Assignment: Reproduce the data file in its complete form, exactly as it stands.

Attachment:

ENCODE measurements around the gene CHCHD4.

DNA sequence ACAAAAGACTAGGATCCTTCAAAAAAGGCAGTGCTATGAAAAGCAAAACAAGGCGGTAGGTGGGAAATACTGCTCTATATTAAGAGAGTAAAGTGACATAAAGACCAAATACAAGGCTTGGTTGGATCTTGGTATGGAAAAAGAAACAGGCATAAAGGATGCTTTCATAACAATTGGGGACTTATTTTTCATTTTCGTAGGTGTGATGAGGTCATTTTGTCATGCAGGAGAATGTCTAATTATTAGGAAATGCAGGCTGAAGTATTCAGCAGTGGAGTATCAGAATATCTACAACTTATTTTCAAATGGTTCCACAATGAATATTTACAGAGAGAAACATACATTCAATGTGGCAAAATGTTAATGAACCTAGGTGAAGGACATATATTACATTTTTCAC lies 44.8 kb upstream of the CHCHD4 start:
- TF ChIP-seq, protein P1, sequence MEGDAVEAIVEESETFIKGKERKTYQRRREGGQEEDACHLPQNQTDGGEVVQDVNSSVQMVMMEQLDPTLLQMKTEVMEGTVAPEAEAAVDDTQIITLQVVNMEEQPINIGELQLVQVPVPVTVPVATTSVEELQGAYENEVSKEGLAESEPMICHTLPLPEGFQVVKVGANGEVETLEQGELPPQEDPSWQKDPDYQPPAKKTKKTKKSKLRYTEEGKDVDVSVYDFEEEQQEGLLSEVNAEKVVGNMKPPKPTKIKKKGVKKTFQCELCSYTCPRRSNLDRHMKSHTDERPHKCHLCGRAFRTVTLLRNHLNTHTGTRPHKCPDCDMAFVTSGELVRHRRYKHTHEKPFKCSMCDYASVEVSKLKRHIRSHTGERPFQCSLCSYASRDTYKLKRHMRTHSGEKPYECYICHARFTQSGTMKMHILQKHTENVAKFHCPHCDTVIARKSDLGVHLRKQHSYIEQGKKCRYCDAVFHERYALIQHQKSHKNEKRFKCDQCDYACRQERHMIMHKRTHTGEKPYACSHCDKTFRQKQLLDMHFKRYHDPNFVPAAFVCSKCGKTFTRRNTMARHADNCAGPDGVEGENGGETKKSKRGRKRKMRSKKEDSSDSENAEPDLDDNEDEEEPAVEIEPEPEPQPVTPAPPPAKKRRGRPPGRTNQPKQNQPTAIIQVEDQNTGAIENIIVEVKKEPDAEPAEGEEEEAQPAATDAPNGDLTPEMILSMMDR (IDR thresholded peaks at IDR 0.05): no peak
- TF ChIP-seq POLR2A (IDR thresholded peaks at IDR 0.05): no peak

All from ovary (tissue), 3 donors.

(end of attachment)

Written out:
ENCODE measurements around the gene CHCHD4.

DNA sequence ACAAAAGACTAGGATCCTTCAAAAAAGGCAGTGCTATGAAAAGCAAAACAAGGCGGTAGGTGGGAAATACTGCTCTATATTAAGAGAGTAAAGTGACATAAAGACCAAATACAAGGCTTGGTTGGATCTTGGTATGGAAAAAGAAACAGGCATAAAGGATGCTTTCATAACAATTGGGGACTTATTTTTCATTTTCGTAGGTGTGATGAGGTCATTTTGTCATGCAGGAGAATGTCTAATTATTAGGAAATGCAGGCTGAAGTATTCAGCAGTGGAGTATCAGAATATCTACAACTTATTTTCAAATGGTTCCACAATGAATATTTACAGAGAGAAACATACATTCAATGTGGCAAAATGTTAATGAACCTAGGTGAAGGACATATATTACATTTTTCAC lies 44.8 kb upstream of the CHCHD4 start:
- TF ChIP-seq, protein P1, sequence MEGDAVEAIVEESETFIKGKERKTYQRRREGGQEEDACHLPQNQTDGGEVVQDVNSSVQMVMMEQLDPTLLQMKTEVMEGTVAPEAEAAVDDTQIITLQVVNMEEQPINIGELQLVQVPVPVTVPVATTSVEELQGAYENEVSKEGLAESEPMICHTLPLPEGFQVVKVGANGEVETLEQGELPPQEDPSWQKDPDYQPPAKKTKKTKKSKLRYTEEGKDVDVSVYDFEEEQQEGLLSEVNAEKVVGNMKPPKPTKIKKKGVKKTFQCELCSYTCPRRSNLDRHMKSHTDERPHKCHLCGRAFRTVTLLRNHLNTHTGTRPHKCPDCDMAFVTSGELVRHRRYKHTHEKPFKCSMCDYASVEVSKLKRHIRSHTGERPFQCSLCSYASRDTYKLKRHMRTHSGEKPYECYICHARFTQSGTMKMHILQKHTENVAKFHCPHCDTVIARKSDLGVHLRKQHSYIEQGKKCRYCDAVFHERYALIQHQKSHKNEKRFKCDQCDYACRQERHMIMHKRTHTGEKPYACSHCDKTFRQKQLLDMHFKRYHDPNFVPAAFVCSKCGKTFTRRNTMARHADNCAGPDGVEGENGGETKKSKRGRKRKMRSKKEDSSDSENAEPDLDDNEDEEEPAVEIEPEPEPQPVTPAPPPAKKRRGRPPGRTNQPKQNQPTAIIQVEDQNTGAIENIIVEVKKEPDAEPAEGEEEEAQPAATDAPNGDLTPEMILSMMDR (IDR thresholded peaks at IDR 0.05): no peak
- TF ChIP-seq POLR2A (IDR thresholded peaks at IDR 0.05): no peak

All from ovary (tissue), 3 donors.